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The Future of Beauty
By Jeff Falk and Leslie Benson
Posted: October 14, 2008
page 5 of 8
On par with China’s growth, Euromonitor predicts Russia to also show increased profits—$12 billion by 2012—an increase of 4% from 2008.3 Japan will remain among the top five countries powering the beauty industry, Euromonitor adds, although it represents a pre-established market, rather than an emerging one.
Brazil, expected to grow by $10 billion by 2012, will join China, India, Russia and Japan as Euromonitor’s forecasted top five beauty industry. Euromonitor predicts the beauty market will experience an average annual growth of 3%, reaching global sales of more than $337 billion by 2012.3
Sustainability in Business is the Next Step in Eco-evolution
In “Brand Green: 10 Features for Success” (www.forumforthefuture.org.uk), authors Chris Sherwin and Lena Staafgard—the forum’s head of innovation and senior sustainability advisor, respectively—note that the era in which sustainable and eco-conscious business is “cool, sexy, aspirational and even profitable” is upon us. Notably, this era has also seen businesses taking leadership roles in sustainability.
And the beauty industry is at the forefront—at both the marketer and supplier level. The aforementioned article cites P&G’s announcement for plans to generate $20 in cumulative sales from “green brands” by 2012, and stories of other marketers efforts abound—in both consumer and industry press. In the U.S., Burt’s Bees and Aveda immediately come to mind because of both the size of the companies, in terms of both sales and general reach, and the efforts that reinforce a message beyond natural products and niche-only status. Burt’s Bees, for example, partnered with the North American Pollinator Protection Campaign to address the faltering honeybee population. Aveda demonstrates its commitment to cutting waste and avoiding virgin packaging materials, when possible, through its reuse of misprinted packaging of already recycled paperboard for its candles, making the misprint the inside of the new box—an effort recognized with an Institute of Packaging Professionals award.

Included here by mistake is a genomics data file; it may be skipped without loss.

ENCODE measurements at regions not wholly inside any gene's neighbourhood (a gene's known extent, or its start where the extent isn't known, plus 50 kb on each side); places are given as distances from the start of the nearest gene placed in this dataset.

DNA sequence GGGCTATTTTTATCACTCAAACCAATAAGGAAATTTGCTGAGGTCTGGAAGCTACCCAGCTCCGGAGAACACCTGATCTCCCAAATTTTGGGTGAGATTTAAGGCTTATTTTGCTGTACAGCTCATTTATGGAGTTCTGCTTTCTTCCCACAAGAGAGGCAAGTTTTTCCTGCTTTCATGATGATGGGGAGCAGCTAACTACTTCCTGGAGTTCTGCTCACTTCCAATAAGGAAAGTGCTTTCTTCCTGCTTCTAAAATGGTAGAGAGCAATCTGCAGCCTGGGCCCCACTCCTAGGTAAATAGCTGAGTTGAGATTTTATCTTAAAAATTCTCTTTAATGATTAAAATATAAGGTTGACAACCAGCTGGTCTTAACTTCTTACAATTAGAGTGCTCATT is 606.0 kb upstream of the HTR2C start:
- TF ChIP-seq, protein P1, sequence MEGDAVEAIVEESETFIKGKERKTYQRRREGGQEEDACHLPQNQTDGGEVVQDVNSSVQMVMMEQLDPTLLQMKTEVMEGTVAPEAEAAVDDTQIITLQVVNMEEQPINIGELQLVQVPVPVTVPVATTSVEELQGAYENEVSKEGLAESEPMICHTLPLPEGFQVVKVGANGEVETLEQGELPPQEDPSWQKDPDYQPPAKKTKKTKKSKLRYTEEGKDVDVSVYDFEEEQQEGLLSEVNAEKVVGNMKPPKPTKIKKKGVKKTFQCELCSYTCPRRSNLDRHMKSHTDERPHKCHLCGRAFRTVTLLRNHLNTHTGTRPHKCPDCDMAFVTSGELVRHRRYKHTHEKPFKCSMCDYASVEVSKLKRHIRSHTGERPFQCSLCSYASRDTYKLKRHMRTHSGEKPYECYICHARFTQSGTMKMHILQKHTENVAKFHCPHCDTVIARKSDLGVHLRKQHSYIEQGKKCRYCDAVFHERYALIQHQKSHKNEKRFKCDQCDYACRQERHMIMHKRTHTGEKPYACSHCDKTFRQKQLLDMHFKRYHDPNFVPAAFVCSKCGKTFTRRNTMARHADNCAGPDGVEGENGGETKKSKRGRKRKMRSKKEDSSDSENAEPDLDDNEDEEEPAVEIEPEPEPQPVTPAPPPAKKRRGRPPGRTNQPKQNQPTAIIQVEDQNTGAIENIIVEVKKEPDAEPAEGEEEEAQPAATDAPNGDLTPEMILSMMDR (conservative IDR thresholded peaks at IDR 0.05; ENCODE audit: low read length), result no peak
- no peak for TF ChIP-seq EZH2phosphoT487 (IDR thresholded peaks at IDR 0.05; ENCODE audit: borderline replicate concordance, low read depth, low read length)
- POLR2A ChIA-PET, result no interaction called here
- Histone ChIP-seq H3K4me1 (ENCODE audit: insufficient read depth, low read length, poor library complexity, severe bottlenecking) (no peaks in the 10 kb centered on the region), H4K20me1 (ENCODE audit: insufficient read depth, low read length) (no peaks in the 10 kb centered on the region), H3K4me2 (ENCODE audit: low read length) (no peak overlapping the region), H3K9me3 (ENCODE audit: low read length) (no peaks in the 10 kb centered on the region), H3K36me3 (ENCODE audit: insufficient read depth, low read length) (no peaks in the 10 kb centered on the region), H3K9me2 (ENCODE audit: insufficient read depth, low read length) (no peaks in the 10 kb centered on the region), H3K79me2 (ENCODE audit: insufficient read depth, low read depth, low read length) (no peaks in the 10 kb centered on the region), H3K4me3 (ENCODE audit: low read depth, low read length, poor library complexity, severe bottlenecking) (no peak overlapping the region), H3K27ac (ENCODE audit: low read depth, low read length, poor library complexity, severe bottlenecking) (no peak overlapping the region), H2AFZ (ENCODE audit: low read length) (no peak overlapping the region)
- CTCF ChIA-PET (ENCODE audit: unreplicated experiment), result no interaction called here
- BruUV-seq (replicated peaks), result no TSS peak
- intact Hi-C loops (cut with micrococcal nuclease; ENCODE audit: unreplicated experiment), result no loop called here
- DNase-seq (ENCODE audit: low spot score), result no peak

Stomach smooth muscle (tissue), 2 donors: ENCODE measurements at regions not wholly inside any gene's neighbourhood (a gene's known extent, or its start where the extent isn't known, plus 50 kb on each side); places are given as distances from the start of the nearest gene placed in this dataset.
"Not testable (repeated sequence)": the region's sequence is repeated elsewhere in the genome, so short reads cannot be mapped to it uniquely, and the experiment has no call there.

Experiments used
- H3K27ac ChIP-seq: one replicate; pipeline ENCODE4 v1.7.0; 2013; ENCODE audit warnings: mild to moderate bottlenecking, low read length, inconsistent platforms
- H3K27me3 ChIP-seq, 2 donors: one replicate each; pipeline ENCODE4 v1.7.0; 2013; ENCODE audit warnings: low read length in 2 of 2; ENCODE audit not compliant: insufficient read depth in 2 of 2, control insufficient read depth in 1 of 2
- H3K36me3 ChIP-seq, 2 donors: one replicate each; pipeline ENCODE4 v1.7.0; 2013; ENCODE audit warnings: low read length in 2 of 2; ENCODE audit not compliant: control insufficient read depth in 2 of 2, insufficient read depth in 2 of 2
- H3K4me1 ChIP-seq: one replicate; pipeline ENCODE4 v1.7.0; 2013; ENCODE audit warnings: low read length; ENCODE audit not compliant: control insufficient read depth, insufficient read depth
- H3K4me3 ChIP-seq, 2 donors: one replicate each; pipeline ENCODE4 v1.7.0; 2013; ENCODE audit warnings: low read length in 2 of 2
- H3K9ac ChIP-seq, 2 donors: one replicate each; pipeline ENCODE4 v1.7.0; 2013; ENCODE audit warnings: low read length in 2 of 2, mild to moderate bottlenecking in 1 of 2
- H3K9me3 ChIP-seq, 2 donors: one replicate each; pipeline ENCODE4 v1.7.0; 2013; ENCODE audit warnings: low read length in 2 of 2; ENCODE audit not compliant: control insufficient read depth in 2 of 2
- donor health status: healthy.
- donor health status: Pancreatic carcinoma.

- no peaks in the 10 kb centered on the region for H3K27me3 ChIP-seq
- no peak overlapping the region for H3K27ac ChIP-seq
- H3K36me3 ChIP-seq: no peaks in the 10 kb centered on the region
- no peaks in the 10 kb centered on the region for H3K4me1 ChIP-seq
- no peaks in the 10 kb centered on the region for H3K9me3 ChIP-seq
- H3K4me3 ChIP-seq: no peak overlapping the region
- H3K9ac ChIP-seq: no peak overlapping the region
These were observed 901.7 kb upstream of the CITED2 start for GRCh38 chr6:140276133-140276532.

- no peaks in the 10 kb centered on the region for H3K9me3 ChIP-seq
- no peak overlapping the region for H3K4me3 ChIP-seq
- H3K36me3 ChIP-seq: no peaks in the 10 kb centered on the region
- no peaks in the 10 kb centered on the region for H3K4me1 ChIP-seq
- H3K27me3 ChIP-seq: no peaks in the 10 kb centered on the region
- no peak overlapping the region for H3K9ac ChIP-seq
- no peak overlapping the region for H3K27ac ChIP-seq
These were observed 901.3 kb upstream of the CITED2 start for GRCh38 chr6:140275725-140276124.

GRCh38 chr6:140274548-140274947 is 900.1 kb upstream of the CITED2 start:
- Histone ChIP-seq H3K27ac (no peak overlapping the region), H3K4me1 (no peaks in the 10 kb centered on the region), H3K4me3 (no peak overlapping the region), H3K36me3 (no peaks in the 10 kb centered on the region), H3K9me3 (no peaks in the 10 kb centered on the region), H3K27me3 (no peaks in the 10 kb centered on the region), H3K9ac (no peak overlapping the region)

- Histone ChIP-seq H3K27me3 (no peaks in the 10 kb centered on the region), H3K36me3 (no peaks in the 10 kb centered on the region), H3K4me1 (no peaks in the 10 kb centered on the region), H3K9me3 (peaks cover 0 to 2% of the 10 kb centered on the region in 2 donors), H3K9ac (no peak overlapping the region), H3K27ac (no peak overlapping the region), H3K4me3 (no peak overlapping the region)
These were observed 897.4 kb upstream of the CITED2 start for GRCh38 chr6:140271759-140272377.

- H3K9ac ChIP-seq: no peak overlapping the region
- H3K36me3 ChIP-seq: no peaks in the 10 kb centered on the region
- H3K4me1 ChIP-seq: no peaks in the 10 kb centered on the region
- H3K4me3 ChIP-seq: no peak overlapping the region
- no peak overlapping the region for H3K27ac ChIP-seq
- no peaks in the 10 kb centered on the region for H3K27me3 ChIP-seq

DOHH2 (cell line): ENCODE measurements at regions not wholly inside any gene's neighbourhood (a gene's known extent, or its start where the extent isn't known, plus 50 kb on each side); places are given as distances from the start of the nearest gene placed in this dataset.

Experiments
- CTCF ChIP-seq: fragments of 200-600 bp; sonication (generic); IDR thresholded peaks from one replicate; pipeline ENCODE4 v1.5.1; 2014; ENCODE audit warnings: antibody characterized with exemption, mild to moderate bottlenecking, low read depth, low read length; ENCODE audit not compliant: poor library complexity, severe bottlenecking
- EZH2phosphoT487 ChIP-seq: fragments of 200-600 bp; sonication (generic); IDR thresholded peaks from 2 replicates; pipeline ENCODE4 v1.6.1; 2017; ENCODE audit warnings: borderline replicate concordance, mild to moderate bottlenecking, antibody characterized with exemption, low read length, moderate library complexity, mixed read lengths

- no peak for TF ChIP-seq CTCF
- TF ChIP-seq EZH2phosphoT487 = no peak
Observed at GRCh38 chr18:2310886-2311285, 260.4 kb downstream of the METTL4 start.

Efforts such as these are not simply cool, sexy, aspirational and profitable. They are smart efforts that have an impact that is far more reaching. Therefore, GCI magazine editors predict sustainability will be one of the greatest forces on the future of the beauty industry—not because it is a trend, or marks an era or even because it is cool and sexy. It is a model that makes the most sense in a big world that is growing smaller in terms of value exchanges and markets—particularly in the industry, where there is an intimate connection, both physically and emotionally, with products. The sustainability that will impact the future goes beyond labels, ingredients, processes, etc. It is a vision and mission that companies strive to meet, and it is good business.